Right to Privacy: What could the SC order mean for students?

In a landmark judgment passed by the nine judge bench of the apex court, ‘Right to Privacy’ got the legal status of a fundamental right of the citizens of India on August 24, 2017. Heading the nine judge bench, Chief Justice Jagdish Singh Khehar ordered that the Right to Privacy would be ‘an intrinsic part of the right to life and personal liberty under Article 21′. While, this judgment will change a lot of norms in time to come, there are certainly some areas where it would affect the students of the country.

Requirement of Aadhaar Card for educational institutes

The apex court in it’s judgement has mentioned that the order is strictly for inclusion of Right to Privacy as one of the fundamental rights and that the issue of Aadhaar linking to various government services would be decided later by a five judge bench. Aadhaar has been intrinsically linked to many government projects and services in the last year by the ruling BJP government.

“As the debate between Aadhaar and Right to Privacy are linked, it is an important discussion for students as well. Students are being asked to provide their Aadhaar details for application, to admission procedure. Scholarships and UGC-conducted NET also demands Aadhaar details from the students,” said the Allahabad High Court advocate Rajat Rajan Singh.

Like the 17 government welfare schemes of the government, Joint Entrance Examination (JEE) also made it mandatory for the students to submit their Aadhaar details in order to apply for the examination this year. CBSE (Central Board of Secondary Education) directed the students to apply for the examination with their 12-digit Aadhaar number and directed those candidates who doesn’t have one, to apply for the same. The Aadhaar card contains the biometric details, that provides personal information of the applicants. The apex court had earlier also mentioned that the government should not make Aadhaar compulsory for welfare schemes.

Although, the judgment didn’t cover the debate surrounding Aadhaar, it could be seen as a pointer to development in the future for an intrinsic debate.

Surveillance at college campuses

Time and again students in various educational institutes have protested against the invasion of administration to the private spaces of the students. Be it JNU, IIT Bombay or IIT Madras, protests agains the installation of CCTV cameras in hostels, common rooms and other major areas around educational campuses were registered previously. With right to privacy now included as one of the fundamental rights, students can challenge the authorities against the CCTV cameras for surveillance in some of the objectionable places around the campus.

However, Student General Secretary of IIT Madras informed that surveillance is not that severe in their institute. “We don’t have any CCTV cameras in the corridors or any other private space in our campus. Although, there are cameras installed at places where we have important and costly instruments for security purposes,” said Sai Kiran.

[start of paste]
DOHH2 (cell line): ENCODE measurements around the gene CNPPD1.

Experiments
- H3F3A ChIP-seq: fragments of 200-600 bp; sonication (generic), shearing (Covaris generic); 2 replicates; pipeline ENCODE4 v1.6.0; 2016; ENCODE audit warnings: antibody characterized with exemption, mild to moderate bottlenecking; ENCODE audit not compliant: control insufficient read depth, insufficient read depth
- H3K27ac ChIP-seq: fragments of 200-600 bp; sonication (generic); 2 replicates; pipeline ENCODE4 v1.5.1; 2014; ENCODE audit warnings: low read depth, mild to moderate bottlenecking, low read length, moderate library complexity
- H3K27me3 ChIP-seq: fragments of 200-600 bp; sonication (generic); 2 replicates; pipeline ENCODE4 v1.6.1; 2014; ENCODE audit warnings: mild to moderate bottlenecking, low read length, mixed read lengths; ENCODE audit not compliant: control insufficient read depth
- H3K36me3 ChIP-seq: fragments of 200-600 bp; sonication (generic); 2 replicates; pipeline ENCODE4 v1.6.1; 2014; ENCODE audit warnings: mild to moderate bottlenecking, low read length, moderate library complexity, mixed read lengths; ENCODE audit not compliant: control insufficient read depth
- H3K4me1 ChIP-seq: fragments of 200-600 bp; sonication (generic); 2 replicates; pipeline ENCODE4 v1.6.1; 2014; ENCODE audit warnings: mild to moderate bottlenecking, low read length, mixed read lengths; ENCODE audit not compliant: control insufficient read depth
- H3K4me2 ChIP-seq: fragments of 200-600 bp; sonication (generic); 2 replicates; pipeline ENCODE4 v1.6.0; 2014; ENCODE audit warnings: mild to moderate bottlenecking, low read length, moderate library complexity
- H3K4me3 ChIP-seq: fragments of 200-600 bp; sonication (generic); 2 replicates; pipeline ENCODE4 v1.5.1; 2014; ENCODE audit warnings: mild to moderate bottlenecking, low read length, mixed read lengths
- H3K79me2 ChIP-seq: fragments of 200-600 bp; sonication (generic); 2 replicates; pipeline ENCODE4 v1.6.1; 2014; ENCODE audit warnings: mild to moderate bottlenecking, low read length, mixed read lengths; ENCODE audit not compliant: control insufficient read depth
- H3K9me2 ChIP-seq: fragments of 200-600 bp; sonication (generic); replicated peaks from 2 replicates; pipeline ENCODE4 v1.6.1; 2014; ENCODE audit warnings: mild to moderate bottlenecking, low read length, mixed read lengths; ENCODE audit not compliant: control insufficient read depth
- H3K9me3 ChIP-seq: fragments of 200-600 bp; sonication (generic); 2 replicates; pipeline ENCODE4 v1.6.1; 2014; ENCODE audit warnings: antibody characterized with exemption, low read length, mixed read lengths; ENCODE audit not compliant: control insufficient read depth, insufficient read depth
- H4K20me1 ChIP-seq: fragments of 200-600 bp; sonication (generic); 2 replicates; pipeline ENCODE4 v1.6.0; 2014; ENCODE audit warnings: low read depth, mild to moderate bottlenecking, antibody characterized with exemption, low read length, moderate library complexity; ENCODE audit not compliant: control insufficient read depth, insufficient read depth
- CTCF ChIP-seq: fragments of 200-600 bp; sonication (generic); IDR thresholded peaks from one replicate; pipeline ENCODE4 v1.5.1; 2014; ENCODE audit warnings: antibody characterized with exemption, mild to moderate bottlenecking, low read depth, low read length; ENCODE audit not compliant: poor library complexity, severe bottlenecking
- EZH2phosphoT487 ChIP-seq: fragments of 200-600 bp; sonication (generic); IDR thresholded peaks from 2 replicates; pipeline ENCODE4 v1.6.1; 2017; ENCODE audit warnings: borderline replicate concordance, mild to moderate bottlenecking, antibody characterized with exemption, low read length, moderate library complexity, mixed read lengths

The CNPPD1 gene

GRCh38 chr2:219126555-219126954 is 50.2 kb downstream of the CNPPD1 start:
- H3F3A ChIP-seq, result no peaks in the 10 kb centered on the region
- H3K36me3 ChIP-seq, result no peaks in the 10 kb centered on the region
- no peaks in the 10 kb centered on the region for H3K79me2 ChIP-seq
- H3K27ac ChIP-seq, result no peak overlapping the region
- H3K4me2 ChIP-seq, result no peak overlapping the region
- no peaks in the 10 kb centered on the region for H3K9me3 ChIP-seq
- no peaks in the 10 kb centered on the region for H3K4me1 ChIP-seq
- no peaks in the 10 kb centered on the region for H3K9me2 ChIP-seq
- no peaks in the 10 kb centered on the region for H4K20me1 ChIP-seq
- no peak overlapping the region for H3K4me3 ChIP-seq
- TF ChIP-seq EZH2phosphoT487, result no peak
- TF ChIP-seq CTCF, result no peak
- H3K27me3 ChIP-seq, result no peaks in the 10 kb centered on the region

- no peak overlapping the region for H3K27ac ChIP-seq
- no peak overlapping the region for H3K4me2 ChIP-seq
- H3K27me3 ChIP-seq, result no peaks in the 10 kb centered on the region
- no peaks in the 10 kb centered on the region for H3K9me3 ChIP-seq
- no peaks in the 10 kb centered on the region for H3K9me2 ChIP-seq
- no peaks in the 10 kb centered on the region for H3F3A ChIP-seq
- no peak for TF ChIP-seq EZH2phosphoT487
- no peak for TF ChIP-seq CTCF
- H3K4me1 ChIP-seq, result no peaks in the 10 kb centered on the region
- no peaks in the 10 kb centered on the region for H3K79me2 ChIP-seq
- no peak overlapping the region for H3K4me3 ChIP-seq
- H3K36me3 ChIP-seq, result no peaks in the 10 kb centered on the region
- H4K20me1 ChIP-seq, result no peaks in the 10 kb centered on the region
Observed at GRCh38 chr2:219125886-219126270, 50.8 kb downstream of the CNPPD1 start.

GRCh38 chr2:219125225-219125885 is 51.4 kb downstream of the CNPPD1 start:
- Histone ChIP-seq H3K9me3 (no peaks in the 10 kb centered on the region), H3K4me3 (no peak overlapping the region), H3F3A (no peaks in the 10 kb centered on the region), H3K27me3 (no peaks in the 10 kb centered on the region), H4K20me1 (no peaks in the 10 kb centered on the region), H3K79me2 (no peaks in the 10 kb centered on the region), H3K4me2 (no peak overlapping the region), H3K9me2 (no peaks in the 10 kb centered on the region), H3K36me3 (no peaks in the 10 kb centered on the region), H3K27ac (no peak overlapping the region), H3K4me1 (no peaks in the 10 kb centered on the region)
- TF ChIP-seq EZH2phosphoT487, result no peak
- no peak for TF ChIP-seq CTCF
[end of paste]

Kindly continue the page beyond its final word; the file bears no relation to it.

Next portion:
According to a media report, there are around 300 CCTV cameras installed around IIT Bombay to keep a check on ‘untoward’ incidents. Cameras have been installed inside some classrooms and hostel common rooms, making it difficult for students to freely discuss and roam around in their campus. “Surveillance in the college campus and classrooms doesn’t breach the right to privacy. But if an institute does it in any hostel room, corridors or a place of living of students, then it is a clear breach,” added advocate Singh.

Benefits vs Misuse

Like any other fundamental rights, Right to privacy cannot be absolute. There has to be a check on the same to avert any misuse of the same. While students can take refuge of the Right to Privacy in certain cases, they should not take advantage of the same. “It would be interesting to see what the government’s stand is towards collecting and using the Aadhaar data. If it is being conducted by a government body or agency, and is being kept out of the private hands, it should not be a reason to worry. Right to privacy doesn’t mean it would stop government to enlist data of the people of the country,” clarified Singh.

We asked the users of PaGaLGuY whether they think including Right to Privacy would change anything in particular for students, to which most of them had to say, it won’t.

However, while asking the question whether there will be misuse if the right to privacy is provided to the students, most of them said that it might.

Although it is an effective step taken up by the Supreme Court to safeguard the basic right of privacy under Article 21, it has to be seen how effectively it gets implemented in the everyday practice.